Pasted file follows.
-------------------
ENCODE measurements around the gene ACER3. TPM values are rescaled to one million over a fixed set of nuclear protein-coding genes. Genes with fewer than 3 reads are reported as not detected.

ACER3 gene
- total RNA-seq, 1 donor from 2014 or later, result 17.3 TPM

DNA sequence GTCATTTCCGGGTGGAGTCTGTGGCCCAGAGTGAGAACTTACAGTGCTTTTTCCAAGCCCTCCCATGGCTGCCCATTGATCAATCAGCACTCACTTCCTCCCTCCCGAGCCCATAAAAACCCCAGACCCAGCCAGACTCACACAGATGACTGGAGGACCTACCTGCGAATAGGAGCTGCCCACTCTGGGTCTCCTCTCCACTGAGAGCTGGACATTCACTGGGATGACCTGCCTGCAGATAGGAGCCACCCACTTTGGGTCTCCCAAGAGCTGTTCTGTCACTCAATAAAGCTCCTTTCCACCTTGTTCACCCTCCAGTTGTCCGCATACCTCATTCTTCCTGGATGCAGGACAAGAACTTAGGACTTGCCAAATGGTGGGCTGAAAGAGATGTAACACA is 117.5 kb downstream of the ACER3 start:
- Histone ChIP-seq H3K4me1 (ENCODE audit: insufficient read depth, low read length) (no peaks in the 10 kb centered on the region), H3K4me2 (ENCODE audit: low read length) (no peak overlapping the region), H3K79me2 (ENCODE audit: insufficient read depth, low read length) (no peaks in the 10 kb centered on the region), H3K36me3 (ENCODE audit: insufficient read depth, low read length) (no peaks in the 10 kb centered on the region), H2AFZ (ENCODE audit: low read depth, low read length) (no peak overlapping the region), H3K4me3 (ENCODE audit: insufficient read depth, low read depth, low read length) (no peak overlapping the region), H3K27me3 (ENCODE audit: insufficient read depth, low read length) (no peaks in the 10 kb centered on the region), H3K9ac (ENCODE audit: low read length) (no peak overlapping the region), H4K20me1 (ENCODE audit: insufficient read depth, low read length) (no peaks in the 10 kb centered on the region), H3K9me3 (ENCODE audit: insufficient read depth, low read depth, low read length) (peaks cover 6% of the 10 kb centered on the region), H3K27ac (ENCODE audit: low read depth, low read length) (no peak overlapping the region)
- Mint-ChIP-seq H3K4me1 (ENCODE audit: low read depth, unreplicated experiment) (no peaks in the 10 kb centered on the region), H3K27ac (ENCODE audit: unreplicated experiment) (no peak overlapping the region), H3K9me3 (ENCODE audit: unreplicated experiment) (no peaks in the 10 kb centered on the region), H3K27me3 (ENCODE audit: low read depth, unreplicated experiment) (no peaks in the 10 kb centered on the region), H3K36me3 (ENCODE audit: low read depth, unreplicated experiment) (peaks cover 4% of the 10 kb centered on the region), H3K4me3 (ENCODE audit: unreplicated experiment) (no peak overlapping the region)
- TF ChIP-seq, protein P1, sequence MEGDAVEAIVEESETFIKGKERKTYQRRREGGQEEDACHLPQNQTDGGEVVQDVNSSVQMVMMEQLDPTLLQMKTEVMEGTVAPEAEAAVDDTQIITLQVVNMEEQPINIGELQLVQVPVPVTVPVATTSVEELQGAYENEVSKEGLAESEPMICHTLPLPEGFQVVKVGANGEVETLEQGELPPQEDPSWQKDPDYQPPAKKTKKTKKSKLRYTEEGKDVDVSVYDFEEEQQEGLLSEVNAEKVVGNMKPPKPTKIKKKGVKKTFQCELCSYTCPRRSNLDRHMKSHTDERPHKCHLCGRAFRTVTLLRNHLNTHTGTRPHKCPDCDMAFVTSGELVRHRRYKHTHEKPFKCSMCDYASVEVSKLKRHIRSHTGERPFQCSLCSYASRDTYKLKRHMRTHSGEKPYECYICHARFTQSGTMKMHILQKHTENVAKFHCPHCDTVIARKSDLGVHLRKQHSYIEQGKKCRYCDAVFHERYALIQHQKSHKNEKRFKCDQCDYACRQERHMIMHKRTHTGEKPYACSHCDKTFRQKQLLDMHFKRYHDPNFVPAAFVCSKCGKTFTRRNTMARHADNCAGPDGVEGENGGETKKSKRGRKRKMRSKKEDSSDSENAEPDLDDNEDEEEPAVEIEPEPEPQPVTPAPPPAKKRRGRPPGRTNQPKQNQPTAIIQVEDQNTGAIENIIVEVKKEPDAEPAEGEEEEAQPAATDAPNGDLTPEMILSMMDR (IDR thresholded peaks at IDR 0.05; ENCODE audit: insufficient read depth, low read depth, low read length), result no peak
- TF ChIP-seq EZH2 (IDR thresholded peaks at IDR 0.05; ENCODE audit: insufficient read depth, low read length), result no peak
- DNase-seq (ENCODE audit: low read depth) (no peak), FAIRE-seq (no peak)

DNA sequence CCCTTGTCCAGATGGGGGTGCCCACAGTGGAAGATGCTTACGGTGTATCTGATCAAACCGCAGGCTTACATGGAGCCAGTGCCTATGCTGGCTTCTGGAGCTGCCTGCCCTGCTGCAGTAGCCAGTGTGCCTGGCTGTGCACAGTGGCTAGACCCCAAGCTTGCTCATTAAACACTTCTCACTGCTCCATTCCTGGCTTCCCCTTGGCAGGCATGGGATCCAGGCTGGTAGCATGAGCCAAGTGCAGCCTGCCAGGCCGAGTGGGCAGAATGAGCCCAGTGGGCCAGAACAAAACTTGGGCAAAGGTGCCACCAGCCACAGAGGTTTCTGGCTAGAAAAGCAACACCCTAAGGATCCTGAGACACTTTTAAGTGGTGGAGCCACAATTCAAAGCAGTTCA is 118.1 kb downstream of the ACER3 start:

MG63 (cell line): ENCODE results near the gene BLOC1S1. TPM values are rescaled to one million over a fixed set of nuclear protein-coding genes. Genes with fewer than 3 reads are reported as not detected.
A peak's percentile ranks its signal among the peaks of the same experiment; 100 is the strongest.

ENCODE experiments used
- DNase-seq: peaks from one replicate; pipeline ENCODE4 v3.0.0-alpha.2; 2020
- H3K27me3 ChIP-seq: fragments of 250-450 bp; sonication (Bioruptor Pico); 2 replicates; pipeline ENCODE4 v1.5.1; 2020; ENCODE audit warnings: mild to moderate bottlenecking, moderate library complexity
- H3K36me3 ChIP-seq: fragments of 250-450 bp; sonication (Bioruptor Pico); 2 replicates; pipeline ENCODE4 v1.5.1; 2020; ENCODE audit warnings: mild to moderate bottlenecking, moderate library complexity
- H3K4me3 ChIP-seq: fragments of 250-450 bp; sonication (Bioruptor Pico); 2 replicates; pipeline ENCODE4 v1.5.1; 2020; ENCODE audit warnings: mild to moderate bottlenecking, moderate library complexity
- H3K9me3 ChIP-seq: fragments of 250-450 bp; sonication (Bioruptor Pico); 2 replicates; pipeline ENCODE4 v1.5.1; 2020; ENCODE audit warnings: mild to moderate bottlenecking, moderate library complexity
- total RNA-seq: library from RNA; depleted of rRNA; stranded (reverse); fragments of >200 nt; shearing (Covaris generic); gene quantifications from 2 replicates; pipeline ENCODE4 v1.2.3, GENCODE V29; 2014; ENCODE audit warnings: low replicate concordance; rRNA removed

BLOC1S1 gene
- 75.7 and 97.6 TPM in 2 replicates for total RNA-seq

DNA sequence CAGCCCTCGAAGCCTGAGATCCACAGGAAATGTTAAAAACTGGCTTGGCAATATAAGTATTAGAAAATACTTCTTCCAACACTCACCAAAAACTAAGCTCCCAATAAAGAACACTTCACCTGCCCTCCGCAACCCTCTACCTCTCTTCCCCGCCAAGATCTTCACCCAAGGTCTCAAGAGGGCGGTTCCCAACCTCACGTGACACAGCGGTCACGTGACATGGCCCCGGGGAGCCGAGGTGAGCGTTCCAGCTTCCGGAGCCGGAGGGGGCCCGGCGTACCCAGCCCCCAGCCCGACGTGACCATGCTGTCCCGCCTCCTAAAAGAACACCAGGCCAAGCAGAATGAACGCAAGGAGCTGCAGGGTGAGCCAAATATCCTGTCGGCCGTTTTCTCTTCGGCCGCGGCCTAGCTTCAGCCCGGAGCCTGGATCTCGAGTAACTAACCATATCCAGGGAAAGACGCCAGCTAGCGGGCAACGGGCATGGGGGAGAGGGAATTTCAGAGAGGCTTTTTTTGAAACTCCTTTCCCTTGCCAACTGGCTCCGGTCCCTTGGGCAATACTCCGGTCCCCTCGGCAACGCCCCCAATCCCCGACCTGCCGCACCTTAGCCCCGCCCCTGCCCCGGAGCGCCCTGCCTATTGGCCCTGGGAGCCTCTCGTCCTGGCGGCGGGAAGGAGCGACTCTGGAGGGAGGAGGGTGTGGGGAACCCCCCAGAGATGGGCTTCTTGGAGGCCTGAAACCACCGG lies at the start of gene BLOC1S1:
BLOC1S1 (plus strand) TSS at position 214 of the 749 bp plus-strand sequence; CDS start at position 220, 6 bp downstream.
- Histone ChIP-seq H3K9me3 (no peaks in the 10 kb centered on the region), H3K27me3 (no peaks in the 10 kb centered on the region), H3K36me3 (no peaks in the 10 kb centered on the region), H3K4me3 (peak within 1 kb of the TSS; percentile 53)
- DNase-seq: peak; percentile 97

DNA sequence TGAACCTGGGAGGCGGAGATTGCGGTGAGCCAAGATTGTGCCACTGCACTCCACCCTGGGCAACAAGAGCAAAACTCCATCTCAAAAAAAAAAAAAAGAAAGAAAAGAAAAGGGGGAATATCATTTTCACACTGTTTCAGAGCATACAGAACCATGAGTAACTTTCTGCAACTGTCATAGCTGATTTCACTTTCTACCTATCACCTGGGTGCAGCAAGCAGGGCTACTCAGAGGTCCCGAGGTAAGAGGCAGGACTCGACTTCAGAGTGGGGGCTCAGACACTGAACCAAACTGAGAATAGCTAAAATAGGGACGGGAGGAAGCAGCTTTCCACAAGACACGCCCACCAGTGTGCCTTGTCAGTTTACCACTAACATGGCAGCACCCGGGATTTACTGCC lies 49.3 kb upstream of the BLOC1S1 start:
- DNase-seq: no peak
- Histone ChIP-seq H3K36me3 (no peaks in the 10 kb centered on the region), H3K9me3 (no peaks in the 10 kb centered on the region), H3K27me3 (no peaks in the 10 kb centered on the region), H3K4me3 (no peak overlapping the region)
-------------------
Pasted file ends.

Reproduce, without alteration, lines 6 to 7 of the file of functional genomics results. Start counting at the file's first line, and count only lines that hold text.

- Mint-ChIP-seq H3K4me1 (ENCODE audit: low read depth, unreplicated experiment) (no peaks in the 10 kb centered on the region), H3K27ac (ENCODE audit: unreplicated experiment) (no peak overlapping the region), H3K9me3 (ENCODE audit: unreplicated experiment) (no peaks in the 10 kb centered on the region), H3K27me3 (ENCODE audit: low read depth, unreplicated experiment) (no peaks in the 10 kb centered on the region), H3K36me3 (ENCODE audit: low read depth, unreplicated experiment) (peaks cover 4% of the 10 kb centered on the region), H3K4me3 (ENCODE audit: unreplicated experiment) (no peak overlapping the region)
- TF ChIP-seq, protein P1, sequence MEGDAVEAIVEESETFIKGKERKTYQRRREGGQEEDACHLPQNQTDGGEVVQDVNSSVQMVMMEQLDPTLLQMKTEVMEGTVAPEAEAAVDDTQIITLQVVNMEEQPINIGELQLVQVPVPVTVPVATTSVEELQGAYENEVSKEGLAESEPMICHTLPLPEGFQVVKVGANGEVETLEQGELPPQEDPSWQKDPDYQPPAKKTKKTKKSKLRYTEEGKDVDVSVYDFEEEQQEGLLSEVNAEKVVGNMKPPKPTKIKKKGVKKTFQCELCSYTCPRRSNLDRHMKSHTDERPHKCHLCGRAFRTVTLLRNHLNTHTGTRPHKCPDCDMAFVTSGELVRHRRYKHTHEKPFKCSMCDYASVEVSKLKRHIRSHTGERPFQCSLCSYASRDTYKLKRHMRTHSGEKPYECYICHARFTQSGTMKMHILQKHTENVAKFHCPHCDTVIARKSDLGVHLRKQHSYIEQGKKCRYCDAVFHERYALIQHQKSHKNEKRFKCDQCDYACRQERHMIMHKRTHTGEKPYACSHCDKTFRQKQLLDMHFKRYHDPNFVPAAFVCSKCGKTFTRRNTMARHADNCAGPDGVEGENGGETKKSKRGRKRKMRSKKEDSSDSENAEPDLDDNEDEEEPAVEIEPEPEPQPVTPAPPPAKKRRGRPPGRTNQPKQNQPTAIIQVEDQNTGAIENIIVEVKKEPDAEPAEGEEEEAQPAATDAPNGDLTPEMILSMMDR (IDR thresholded peaks at IDR 0.05; ENCODE audit: insufficient read depth, low read depth, low read length), result no peak